11:45 AM, 2nd August 2018, About 5 years ago 2
London Central Portfolio (LCP) have released their analysis of HMRC’s Quarterly Stamp Duty Land Tax (SDLT) Statistics for Q2.
Tax receipts in Q2 2018 are down 13.8% compared to Q2 2017, a drop of £317m.
SDLT Tax income is no greater than Q3 2015 despite an increase in top rate from 7% to 12% and introduction of the Higher Rate for Additional Dwellings (HRAD) of 3% surcharge for second homes.
Second home 3% surcharge receipts have fallen by 21.9% and the number of these transactions has fallen by 12.3% to 57,720 this quarter.
Naomi Heaton, CEO of LCP, Residential Investments Specialists, said:
“The fall in transactions UK wide recorded by Land Registry and reported by LCP in its monthly residential index, is now also reflected in HMRC’s Quarterly Stamp Duty Statistics. This must be of increasing concern to the Exchequer. Despite the introduction of a slew of residential taxes, the tax take for the Revenue appears to be tailing off, with a fall of almost a third of a billion pounds this quarter compared with last year.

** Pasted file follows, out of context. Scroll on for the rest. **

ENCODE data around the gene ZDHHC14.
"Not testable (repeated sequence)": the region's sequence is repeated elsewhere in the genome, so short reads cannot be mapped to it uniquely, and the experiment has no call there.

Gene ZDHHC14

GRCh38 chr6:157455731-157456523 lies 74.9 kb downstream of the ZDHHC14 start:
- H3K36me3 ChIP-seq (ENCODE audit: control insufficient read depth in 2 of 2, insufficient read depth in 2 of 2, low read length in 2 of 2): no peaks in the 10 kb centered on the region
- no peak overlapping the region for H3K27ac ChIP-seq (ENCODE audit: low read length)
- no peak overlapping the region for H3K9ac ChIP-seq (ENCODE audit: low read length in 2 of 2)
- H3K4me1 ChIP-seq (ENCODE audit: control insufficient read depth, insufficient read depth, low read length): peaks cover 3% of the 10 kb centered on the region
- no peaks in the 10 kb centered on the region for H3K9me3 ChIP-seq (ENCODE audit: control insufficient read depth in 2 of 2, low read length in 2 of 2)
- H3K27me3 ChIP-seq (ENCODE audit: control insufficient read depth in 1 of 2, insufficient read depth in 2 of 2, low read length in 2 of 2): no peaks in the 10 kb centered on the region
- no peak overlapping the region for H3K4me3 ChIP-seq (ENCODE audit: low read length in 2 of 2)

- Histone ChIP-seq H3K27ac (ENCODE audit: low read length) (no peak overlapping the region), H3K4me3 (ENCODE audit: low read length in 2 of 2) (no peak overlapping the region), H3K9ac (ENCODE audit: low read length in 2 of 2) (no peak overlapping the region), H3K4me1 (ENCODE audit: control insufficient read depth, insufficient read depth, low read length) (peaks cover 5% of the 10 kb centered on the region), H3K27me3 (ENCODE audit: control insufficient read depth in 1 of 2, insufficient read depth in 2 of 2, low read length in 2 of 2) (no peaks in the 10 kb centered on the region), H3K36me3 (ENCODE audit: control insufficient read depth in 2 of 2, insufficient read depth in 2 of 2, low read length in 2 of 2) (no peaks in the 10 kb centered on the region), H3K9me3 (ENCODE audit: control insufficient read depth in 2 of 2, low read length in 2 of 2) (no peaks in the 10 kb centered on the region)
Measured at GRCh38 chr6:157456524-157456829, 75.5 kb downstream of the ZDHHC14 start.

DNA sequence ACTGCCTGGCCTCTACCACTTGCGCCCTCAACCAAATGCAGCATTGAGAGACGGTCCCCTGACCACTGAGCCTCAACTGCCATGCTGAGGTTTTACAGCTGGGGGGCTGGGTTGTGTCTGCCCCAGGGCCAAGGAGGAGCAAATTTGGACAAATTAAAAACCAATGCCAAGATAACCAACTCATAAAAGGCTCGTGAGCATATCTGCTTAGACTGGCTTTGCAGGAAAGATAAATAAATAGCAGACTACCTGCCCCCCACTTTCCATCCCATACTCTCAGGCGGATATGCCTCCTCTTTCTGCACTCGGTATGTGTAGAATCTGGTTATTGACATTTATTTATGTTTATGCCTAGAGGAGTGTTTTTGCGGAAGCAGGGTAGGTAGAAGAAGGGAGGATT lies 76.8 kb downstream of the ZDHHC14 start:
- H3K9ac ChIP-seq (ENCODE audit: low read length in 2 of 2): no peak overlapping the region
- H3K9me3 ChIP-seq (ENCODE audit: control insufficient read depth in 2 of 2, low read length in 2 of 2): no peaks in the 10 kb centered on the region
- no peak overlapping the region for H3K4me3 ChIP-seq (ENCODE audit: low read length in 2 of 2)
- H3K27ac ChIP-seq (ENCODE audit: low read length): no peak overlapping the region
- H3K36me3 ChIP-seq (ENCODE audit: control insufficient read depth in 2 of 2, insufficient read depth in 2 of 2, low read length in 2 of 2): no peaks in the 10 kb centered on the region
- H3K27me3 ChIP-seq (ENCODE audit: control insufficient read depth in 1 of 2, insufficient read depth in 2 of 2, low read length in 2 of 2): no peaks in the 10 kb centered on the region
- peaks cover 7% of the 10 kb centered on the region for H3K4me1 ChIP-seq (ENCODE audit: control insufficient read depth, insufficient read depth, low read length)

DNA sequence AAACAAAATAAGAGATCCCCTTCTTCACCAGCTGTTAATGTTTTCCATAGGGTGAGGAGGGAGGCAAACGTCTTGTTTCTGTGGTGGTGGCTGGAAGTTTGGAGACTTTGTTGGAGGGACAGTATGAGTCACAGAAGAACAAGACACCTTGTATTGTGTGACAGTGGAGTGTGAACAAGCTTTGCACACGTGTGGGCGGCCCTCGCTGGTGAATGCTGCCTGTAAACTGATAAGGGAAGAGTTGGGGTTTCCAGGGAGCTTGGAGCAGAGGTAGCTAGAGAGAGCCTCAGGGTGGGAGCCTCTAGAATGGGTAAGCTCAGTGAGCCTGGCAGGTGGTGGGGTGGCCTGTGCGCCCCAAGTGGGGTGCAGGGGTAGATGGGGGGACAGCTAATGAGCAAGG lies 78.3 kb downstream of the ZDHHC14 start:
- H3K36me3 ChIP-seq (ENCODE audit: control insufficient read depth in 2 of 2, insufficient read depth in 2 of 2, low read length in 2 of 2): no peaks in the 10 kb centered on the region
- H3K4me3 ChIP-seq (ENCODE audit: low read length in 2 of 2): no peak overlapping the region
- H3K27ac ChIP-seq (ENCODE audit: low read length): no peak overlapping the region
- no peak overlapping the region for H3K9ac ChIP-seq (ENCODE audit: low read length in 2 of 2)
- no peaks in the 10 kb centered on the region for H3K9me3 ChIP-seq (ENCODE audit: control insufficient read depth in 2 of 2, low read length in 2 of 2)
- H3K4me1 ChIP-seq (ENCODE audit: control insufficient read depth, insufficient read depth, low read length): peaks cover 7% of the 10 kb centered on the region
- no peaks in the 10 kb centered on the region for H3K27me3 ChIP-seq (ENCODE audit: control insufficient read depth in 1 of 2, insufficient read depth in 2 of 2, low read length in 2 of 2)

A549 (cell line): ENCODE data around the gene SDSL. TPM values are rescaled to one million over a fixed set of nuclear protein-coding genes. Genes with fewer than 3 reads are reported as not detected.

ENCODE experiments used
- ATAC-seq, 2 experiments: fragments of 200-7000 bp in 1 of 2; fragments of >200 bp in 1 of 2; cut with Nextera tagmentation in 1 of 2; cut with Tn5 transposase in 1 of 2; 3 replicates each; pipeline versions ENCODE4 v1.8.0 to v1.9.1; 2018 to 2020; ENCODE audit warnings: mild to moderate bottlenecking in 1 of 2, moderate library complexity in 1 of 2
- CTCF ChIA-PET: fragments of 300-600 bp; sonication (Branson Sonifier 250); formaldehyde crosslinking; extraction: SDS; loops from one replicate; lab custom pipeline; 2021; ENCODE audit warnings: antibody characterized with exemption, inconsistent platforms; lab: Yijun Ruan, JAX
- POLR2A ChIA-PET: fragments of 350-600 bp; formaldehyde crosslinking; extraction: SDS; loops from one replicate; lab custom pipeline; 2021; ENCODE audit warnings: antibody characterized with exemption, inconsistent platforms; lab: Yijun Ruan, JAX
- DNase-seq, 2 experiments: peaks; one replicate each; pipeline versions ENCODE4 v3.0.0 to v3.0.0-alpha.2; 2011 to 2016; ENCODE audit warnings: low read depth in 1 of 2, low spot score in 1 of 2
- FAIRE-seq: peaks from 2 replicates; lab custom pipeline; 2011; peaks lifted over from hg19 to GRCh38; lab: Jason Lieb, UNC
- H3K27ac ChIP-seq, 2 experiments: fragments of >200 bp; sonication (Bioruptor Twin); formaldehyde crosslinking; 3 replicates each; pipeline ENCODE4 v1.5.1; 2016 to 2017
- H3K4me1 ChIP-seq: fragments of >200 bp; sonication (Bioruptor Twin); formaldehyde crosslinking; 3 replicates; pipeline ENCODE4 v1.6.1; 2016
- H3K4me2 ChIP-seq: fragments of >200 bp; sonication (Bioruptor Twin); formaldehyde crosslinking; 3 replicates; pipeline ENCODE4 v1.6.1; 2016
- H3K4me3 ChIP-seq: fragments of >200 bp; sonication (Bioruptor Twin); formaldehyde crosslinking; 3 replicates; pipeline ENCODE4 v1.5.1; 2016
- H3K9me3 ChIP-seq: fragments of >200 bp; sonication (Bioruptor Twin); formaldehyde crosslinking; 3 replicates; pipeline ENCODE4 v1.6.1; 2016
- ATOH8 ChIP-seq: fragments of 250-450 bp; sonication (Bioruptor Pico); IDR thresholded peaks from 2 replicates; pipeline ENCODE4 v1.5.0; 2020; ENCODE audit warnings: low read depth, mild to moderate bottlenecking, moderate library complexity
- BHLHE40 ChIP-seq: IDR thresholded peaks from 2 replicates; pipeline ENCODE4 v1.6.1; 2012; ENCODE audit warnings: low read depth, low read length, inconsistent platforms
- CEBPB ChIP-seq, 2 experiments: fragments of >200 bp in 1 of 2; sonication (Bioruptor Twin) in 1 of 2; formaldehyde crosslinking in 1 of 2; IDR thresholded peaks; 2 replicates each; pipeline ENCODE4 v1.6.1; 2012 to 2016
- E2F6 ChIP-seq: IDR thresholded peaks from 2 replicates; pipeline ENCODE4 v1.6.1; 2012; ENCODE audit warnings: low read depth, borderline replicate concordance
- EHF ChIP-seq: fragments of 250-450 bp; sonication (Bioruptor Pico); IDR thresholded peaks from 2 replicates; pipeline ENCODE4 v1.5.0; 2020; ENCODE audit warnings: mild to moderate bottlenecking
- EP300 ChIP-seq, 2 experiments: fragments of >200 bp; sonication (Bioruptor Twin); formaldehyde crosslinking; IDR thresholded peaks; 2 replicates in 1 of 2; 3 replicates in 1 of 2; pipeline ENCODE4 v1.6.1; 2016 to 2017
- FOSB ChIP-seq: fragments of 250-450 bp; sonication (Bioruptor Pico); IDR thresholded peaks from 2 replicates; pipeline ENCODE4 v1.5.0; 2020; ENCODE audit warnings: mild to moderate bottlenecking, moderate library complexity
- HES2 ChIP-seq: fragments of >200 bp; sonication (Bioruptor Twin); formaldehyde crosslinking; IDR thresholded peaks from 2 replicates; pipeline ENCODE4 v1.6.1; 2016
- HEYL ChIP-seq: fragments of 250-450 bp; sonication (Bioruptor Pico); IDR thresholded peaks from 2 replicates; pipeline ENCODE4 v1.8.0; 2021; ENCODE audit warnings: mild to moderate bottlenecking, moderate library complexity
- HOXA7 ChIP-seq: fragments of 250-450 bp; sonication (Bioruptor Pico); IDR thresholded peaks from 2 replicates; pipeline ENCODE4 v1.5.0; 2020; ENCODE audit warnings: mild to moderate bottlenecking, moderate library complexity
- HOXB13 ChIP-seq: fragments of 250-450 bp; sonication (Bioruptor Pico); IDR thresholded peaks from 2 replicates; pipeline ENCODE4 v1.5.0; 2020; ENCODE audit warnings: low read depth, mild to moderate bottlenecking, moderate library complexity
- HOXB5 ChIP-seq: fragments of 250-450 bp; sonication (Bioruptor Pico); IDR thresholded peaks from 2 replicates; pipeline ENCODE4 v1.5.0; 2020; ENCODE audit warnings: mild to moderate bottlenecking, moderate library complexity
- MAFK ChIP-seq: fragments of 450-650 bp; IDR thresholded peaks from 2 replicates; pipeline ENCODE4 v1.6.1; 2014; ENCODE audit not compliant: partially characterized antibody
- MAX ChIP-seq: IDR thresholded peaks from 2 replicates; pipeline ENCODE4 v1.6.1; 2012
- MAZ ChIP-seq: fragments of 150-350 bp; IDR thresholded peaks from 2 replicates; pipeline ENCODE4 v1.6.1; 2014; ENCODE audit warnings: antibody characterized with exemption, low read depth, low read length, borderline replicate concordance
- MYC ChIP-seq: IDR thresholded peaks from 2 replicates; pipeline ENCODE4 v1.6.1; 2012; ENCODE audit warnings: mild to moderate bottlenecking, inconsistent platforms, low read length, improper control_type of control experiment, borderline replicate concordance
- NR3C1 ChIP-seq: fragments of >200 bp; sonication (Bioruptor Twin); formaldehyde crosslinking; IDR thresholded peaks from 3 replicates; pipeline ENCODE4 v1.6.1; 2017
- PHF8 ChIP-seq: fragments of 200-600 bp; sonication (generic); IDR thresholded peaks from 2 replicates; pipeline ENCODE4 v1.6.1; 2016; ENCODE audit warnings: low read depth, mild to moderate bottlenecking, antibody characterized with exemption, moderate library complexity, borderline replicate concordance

“The cooling of prices as a result of these taxes, particularly amongst high value properties has not resulted in increased buying activity. Whilst greater affordability may benefit first time buyers and second steppers, it also disincentivises sellers who are not motivated to move if they see the value of their home decline. There is a real risk that a dwindling “feel good” factor together with Brexit uncertainty could depress the market further.”
“Whilst the government seems to have effectively dampened foreign investment, there have been severe repercussions in the new build sector, particularly in London. With average prices of £755,553 currently recorded by Land Registry, these properties are largely inaccessible to the domestic market. This has resulted in annual transactions falling 12.6%. However, without a thriving new build sector, it seems difficult to see how the government is going to meet its targets for affordable housing.”